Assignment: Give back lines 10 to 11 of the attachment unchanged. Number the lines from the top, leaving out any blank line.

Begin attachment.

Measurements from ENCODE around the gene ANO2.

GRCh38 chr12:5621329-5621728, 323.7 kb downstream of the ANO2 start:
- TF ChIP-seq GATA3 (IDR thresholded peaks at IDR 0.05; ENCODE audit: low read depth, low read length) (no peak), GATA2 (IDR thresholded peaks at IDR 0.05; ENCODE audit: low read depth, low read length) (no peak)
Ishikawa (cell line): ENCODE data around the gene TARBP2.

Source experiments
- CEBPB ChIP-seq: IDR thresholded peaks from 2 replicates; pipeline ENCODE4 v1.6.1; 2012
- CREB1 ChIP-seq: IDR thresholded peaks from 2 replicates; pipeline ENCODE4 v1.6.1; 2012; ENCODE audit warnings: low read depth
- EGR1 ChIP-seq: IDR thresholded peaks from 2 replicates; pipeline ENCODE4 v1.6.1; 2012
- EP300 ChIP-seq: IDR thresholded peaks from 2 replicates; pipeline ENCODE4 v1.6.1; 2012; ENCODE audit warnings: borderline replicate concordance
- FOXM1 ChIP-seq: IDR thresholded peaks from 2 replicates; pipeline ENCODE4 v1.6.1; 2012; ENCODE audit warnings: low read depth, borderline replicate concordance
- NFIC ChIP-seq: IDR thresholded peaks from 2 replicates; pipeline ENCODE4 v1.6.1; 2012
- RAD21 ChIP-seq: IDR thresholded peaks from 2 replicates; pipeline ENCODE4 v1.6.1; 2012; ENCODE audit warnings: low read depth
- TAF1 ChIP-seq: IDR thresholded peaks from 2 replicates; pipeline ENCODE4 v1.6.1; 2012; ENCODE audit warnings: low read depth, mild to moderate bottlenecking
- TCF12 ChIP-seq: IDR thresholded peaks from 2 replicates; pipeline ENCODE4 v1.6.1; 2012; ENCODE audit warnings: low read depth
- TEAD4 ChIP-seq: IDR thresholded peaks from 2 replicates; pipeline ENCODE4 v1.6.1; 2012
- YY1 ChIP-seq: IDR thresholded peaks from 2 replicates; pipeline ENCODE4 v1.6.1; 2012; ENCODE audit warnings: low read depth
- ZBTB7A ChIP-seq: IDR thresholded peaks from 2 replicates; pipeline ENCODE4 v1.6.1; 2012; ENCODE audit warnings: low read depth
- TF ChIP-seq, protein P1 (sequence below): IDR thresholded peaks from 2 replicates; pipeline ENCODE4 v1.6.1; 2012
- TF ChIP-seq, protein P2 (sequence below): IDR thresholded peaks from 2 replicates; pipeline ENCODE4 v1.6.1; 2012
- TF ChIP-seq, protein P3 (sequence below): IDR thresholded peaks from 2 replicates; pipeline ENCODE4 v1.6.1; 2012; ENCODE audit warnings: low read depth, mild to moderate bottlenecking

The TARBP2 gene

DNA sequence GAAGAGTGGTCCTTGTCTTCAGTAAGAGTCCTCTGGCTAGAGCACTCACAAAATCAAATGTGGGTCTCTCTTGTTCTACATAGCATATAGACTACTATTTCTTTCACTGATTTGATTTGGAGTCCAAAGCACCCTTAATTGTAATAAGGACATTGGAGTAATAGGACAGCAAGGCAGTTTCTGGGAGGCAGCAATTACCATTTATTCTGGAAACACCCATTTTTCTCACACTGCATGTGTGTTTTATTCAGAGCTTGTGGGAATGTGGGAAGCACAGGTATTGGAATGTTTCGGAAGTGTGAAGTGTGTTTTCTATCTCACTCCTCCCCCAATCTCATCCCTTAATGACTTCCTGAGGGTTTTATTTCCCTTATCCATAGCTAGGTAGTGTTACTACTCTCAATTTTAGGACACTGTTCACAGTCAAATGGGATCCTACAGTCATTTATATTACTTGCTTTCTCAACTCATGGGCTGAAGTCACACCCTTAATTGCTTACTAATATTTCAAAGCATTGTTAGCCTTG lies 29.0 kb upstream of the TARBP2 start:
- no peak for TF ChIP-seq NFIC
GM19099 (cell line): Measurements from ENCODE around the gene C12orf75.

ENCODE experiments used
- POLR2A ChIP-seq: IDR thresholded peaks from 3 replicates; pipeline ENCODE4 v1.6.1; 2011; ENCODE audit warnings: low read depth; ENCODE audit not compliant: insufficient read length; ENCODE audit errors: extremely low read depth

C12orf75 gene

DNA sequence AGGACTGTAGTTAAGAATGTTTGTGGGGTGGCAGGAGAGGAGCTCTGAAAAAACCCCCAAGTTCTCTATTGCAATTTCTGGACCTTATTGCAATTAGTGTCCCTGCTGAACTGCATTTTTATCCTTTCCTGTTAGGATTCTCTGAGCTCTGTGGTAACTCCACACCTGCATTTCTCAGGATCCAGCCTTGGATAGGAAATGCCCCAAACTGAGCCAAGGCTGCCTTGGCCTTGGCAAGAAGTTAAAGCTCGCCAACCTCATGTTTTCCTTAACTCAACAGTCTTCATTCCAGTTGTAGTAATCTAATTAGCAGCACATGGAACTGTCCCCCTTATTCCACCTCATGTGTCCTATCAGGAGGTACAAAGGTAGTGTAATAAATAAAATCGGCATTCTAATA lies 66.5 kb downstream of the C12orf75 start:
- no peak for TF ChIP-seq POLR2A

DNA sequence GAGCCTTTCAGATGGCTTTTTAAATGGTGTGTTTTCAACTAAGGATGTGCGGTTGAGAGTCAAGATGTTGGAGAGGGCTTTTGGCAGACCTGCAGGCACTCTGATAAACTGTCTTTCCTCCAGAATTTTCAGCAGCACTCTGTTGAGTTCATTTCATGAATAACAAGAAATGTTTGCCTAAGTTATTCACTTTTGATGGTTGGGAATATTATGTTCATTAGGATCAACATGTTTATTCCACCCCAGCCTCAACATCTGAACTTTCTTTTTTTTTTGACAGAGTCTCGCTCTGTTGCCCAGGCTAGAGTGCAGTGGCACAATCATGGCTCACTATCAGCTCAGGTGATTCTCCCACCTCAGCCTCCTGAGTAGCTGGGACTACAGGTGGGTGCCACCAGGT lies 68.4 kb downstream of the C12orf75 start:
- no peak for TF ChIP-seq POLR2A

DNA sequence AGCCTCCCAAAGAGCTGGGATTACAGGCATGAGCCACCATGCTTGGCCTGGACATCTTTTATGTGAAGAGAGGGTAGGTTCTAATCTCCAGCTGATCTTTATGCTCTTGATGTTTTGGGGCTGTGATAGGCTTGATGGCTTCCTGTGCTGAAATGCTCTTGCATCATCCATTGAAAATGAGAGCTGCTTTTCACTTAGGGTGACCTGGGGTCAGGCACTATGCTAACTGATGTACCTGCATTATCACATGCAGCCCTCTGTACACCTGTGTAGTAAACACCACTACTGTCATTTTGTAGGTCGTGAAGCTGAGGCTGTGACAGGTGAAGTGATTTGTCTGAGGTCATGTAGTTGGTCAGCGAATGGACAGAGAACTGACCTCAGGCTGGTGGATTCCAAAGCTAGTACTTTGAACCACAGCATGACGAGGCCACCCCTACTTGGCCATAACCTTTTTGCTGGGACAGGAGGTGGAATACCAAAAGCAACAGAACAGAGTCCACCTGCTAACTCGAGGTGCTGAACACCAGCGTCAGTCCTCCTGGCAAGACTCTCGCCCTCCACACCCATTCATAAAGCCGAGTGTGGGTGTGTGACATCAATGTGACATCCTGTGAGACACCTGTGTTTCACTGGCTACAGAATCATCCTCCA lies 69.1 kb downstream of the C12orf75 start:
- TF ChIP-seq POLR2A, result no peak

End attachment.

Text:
- FOXM1 ChIP-seq: IDR thresholded peaks from 2 replicates; pipeline ENCODE4 v1.6.1; 2012; ENCODE audit warnings: low read depth, borderline replicate concordance
- NFIC ChIP-seq: IDR thresholded peaks from 2 replicates; pipeline ENCODE4 v1.6.1; 2012